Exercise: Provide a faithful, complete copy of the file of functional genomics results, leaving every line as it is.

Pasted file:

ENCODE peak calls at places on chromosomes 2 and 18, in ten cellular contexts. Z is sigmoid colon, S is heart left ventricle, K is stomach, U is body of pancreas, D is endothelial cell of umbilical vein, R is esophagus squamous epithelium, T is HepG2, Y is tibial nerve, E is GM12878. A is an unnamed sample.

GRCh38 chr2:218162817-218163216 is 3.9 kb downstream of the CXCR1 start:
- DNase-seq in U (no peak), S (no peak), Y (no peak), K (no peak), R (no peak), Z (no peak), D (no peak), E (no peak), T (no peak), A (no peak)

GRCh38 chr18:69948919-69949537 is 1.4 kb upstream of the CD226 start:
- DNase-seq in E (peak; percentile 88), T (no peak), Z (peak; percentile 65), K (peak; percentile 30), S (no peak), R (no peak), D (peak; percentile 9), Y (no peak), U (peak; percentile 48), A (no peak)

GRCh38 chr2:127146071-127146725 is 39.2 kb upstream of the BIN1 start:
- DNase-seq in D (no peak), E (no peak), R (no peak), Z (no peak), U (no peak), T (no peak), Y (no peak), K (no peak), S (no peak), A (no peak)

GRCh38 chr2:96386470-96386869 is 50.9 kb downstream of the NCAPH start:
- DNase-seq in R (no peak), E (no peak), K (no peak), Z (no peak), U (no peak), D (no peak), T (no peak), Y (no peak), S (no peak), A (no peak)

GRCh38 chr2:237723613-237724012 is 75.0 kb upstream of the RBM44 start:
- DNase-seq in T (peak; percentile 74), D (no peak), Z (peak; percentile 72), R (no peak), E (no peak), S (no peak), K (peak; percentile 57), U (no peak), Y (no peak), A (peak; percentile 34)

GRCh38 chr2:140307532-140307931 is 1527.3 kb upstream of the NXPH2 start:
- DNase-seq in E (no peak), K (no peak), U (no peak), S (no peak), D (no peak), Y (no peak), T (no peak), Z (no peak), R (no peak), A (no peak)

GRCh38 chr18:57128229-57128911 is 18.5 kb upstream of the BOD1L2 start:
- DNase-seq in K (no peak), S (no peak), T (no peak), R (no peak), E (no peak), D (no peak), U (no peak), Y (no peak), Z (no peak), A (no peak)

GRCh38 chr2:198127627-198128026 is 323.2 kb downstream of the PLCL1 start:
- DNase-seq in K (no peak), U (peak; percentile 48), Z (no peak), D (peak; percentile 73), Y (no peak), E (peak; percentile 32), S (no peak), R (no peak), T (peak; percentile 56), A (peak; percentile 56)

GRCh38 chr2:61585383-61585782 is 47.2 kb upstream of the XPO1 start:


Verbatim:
ENCODE peak calls at places on chromosomes 2 and 18, in ten cellular contexts. Z is sigmoid colon, S is heart left ventricle, K is stomach, U is body of pancreas, D is endothelial cell of umbilical vein, R is esophagus squamous epithelium, T is HepG2, Y is tibial nerve, E is GM12878. A is an unnamed sample.

GRCh38 chr2:218162817-218163216 is 3.9 kb downstream of the CXCR1 start:
- DNase-seq in U (no peak), S (no peak), Y (no peak), K (no peak), R (no peak), Z (no peak), D (no peak), E (no peak), T (no peak), A (no peak)

GRCh38 chr18:69948919-69949537 is 1.4 kb upstream of the CD226 start:
- DNase-seq in E (peak; percentile 88), T (no peak), Z (peak; percentile 65), K (peak; percentile 30), S (no peak), R (no peak), D (peak; percentile 9), Y (no peak), U (peak; percentile 48), A (no peak)

GRCh38 chr2:127146071-127146725 is 39.2 kb upstream of the BIN1 start:
- DNase-seq in D (no peak), E (no peak), R (no peak), Z (no peak), U (no peak), T (no peak), Y (no peak), K (no peak), S (no peak), A (no peak)

GRCh38 chr2:96386470-96386869 is 50.9 kb downstream of the NCAPH start:
- DNase-seq in R (no peak), E (no peak), K (no peak), Z (no peak), U (no peak), D (no peak), T (no peak), Y (no peak), S (no peak), A (no peak)

GRCh38 chr2:237723613-237724012 is 75.0 kb upstream of the RBM44 start:
- DNase-seq in T (peak; percentile 74), D (no peak), Z (peak; percentile 72), R (no peak), E (no peak), S (no peak), K (peak; percentile 57), U (no peak), Y (no peak), A (peak; percentile 34)

GRCh38 chr2:140307532-140307931 is 1527.3 kb upstream of the NXPH2 start:
- DNase-seq in E (no peak), K (no peak), U (no peak), S (no peak), D (no peak), Y (no peak), T (no peak), Z (no peak), R (no peak), A (no peak)

GRCh38 chr18:57128229-57128911 is 18.5 kb upstream of the BOD1L2 start:
- DNase-seq in K (no peak), S (no peak), T (no peak), R (no peak), E (no peak), D (no peak), U (no peak), Y (no peak), Z (no peak), A (no peak)

GRCh38 chr2:198127627-198128026 is 323.2 kb downstream of the PLCL1 start:
- DNase-seq in K (no peak), U (peak; percentile 48), Z (no peak), D (peak; percentile 73), Y (no peak), E (peak; percentile 32), S (no peak), R (no peak), T (peak; percentile 56), A (peak; percentile 56)

GRCh38 chr2:61585383-61585782 is 47.2 kb upstream of the XPO1 start: